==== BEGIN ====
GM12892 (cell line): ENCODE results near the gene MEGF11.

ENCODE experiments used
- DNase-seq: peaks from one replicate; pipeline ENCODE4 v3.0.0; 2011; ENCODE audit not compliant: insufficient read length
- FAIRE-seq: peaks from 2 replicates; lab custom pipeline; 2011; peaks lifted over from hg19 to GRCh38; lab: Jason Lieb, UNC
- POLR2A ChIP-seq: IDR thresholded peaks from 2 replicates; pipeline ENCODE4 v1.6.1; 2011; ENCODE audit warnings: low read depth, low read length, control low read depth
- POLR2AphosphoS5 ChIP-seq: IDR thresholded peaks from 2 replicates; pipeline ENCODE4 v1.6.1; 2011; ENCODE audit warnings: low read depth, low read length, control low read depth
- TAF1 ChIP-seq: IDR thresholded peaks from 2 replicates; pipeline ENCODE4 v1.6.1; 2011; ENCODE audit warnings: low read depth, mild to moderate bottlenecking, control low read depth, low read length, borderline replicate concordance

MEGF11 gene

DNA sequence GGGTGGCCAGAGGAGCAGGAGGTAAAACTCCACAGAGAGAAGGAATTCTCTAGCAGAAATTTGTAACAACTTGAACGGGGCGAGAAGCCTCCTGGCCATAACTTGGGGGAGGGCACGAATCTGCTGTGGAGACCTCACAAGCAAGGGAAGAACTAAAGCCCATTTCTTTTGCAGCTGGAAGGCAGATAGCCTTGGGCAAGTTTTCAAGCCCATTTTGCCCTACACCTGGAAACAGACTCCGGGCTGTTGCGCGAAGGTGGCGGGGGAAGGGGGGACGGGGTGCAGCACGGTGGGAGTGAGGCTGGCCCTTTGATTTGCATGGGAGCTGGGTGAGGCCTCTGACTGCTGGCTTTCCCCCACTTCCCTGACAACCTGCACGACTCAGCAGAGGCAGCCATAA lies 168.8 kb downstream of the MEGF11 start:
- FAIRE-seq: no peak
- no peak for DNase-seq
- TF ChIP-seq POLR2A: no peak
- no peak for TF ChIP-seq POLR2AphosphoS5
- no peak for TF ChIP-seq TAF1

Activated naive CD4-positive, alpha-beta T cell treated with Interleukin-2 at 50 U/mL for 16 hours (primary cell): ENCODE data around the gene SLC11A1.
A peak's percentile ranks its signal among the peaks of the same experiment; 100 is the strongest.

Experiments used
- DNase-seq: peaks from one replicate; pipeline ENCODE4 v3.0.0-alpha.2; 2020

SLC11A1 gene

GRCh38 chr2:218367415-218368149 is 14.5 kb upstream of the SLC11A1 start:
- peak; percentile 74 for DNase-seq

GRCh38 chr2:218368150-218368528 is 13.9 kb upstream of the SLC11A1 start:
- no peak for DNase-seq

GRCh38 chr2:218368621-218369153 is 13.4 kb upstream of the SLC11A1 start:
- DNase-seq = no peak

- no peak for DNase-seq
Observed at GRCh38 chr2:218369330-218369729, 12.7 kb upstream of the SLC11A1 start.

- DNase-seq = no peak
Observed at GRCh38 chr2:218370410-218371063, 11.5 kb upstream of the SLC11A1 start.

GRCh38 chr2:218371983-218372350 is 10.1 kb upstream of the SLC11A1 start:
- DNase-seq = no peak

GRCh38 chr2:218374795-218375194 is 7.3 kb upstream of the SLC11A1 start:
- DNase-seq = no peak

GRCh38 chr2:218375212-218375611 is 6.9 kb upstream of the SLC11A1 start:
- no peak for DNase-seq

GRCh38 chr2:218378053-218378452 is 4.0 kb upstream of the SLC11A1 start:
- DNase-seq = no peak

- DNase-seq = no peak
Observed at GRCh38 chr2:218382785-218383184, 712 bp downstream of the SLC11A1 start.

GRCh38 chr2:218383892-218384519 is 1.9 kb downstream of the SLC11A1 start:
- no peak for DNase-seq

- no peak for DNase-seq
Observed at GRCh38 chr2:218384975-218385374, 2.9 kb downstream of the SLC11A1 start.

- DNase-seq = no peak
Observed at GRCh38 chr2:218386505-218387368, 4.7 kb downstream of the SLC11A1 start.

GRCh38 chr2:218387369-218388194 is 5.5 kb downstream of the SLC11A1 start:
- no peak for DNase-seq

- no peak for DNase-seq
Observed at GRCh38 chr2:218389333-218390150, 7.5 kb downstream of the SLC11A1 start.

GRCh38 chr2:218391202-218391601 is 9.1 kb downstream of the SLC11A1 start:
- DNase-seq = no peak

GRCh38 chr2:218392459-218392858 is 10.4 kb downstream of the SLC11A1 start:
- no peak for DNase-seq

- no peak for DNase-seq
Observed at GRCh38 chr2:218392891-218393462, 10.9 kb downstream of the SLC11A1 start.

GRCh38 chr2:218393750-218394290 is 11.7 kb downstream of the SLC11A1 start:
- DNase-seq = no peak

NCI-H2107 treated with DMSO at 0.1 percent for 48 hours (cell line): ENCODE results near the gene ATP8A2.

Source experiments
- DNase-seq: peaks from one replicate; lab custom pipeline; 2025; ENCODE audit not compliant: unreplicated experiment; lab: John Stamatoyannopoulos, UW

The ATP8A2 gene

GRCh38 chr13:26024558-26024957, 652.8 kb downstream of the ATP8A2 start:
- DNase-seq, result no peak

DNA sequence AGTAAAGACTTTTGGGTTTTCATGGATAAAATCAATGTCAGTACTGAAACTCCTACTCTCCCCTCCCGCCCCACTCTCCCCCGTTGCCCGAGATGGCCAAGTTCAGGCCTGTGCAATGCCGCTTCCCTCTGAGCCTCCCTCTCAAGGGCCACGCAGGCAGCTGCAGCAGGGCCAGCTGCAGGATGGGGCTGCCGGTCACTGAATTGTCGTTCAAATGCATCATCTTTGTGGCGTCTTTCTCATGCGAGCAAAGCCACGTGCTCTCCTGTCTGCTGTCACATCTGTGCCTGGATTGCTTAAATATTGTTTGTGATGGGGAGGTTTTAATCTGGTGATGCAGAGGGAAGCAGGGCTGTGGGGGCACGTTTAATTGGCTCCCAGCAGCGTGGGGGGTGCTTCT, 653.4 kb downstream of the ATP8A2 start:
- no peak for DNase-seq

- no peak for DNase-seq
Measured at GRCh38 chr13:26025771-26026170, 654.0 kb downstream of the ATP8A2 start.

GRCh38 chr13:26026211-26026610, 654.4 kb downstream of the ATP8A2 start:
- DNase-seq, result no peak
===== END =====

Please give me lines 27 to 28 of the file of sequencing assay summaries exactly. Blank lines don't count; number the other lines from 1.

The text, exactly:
Observed at GRCh38 chr2:218369330-218369729, 12.7 kb upstream of the SLC11A1 start.

- DNase-seq = no peak